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US to send 'additional military assets' to protect Syrian oil from IS

Syria's oil fields provided revenue to the Islamic State in previous years [Getty]

Date of publication: 25 October, 2019

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The US will keep 200 troops in Syria to protect oil reserves from being captured by a resurgent Islamic State group, reports say.

The US Defense Department said Thursday it planned to bolster its presence in the northeast corner of Syria to protect oil fields from being retaken by a potentially resurgent Islamic State group.

"One of the most significant gains by the US and our partners in the fight against ISIS was gaining control of oil fields in Eastern Syria - a crucial source of revenue for ISIS," a defense official said in a statement.

"The US is committed to reinforcing our position, in coordination with our SDF partners, in northeast Syria with additional military assets to prevent those oil fields from falling back to into the hands of ISIS or other destabilizing actors," the official said, on grounds of anonymity.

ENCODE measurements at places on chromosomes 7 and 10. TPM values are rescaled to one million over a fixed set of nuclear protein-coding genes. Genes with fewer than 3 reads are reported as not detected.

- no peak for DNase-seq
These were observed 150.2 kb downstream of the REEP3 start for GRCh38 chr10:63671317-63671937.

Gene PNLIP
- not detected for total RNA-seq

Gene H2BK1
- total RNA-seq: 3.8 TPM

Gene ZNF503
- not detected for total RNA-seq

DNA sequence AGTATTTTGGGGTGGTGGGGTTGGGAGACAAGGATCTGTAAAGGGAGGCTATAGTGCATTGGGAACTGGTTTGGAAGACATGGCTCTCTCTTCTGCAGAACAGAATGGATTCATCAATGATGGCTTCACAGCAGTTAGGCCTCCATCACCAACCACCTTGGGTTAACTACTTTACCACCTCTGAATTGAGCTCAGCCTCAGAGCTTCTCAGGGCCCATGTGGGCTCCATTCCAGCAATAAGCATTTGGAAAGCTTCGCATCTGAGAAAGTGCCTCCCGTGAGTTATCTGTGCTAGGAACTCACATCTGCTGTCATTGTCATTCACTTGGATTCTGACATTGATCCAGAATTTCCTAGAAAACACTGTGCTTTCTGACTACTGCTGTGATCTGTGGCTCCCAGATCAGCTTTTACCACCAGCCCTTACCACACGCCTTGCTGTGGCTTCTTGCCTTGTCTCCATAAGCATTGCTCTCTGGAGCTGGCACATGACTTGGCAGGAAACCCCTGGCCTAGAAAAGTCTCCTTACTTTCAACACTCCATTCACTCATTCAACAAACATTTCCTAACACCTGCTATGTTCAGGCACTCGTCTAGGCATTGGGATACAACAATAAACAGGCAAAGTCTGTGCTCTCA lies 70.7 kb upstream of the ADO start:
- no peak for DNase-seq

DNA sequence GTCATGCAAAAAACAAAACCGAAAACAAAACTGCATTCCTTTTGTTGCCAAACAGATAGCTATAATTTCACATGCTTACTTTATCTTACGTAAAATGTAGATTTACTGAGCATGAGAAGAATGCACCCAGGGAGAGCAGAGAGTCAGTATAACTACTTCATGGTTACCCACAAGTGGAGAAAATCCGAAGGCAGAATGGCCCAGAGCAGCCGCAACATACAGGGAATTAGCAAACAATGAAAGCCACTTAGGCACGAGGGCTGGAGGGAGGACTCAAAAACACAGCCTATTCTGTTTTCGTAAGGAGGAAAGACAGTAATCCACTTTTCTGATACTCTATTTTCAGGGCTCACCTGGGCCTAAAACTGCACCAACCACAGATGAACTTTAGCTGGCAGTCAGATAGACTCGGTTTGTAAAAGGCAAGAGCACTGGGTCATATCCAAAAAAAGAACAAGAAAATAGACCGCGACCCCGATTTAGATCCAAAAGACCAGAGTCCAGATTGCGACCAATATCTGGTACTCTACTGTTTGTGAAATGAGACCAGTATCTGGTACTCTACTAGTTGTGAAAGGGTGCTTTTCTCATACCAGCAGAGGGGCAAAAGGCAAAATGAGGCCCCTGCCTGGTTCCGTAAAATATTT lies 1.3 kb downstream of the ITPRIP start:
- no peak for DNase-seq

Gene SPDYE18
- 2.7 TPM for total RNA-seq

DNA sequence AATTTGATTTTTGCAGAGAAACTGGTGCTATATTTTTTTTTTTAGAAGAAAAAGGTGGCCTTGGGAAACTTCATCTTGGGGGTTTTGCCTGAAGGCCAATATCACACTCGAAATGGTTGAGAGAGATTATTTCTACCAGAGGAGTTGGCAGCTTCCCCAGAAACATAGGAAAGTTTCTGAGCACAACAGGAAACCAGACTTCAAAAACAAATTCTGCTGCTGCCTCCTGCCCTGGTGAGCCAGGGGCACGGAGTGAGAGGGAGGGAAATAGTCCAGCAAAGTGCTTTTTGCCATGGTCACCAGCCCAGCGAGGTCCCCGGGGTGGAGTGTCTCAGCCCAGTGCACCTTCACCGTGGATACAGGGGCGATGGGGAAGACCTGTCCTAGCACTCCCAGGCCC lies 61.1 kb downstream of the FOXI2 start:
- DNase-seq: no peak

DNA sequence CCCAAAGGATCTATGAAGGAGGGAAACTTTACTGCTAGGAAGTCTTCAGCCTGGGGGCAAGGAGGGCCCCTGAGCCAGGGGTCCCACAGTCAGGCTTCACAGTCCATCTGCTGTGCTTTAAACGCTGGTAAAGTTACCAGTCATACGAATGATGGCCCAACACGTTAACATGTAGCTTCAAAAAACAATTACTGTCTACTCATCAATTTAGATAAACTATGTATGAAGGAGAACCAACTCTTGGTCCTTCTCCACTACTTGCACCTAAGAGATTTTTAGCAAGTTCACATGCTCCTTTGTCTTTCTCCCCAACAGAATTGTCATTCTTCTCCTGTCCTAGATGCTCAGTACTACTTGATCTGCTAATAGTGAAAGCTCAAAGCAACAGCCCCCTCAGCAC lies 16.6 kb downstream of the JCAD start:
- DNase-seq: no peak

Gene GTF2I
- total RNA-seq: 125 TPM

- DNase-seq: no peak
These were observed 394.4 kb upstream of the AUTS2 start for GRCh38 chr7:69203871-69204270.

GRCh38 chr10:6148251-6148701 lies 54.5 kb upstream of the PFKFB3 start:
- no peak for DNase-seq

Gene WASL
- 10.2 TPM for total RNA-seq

"We must deny ISIS this revenue stream to ensure there's no resurgence."

Two hundred soldiers will be stationed in Syria to protect the oil fields, according to the New York Times.

President Donald Trump announced last week that the US would pull all of its troops out from northern Syria, where they had served as a buffer between the Kurdish-led Syrian Democratic Forces (SDF), government forces and Turkish troops.

But on Wednesday Trump said a few US troops would be staying behind to protect oil fields.

"We have secured the oil and, therefore, a small number of US troops will remain in the area where they have the oil," Trump said.

The US pull-back was seen by many as a betrayal of the Kurdish-led forces it had backed in the fight against IS, effectively giving a green light to a Turkish offensive into Syria’s border areas to drive out the Kurds.

A ceasefire agreement was reached between US and Turkey last week, on condition that the Kurds withdraw from the “safe zone” along the Syrian border, as designated by Turkey.

The move has been widely criticised for undermining the campaign to rid Syria of the extremist militant group, as faced with the Turkish offensive, the Kurdish forces may be forced to abandon their duty of guarding IS prisons.

Kurdish authorities have said 800 IS family members being held in a camp at Ain Al-Issa in northern Syria had fled due to Turkish bombing.

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